Ghosts of Segregation
All human landscape has cultural meaning. Because we rarely consider our constructions as evidence of our priorities, beliefs and desires, the testimony our landscape tells is perhaps more honest than anything we might intentionally present. Our built environment is society's autobiography writ large.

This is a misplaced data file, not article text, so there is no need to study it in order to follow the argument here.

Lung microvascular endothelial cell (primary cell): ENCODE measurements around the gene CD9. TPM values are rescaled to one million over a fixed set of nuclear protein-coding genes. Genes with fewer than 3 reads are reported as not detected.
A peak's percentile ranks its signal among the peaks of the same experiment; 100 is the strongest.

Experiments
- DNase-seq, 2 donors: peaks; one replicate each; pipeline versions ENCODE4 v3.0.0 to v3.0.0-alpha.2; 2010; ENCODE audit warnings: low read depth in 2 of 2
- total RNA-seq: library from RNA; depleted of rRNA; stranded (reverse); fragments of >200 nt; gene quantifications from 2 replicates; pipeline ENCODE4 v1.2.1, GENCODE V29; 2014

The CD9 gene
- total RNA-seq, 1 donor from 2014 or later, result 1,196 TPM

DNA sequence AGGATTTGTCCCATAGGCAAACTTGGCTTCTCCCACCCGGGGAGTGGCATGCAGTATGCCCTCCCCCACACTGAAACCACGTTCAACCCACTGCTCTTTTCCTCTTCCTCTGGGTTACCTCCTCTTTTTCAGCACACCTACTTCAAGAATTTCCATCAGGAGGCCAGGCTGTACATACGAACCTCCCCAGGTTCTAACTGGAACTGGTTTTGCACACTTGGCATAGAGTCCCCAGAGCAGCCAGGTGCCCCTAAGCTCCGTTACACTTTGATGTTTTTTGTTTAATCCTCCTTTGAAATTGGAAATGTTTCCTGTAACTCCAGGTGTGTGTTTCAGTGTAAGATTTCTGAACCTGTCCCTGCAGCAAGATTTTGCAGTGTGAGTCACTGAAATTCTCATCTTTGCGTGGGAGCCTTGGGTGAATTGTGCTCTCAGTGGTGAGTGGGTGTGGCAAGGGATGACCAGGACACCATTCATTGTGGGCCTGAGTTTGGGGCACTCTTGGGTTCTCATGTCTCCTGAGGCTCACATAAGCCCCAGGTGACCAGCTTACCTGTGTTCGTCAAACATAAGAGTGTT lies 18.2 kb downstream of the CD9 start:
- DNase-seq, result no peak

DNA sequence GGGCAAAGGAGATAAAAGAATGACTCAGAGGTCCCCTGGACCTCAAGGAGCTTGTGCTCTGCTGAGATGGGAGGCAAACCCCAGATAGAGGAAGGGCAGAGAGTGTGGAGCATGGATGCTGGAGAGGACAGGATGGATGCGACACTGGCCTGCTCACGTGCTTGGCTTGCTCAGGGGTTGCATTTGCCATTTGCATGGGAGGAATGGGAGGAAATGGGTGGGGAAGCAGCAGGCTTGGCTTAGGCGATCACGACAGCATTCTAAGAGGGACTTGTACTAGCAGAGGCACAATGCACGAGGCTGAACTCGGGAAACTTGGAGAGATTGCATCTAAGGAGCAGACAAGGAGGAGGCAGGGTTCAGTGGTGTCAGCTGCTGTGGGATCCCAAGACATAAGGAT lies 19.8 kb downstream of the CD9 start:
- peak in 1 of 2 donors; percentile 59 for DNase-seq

"Ghosts of Segregation" photographically explores the vestiges of America's racism as seen in the vernacular landscape: Schools for "colored" children, theatre entrances and restrooms for "colored people," lynching sites, juke joints, jails, hotels and bus stations. What is past is prologue.
While the 10 images presented are focused on the Deep South, prejudice has no geographic boundaries; I have all of America to explore. The ghosts of segregation haunt us.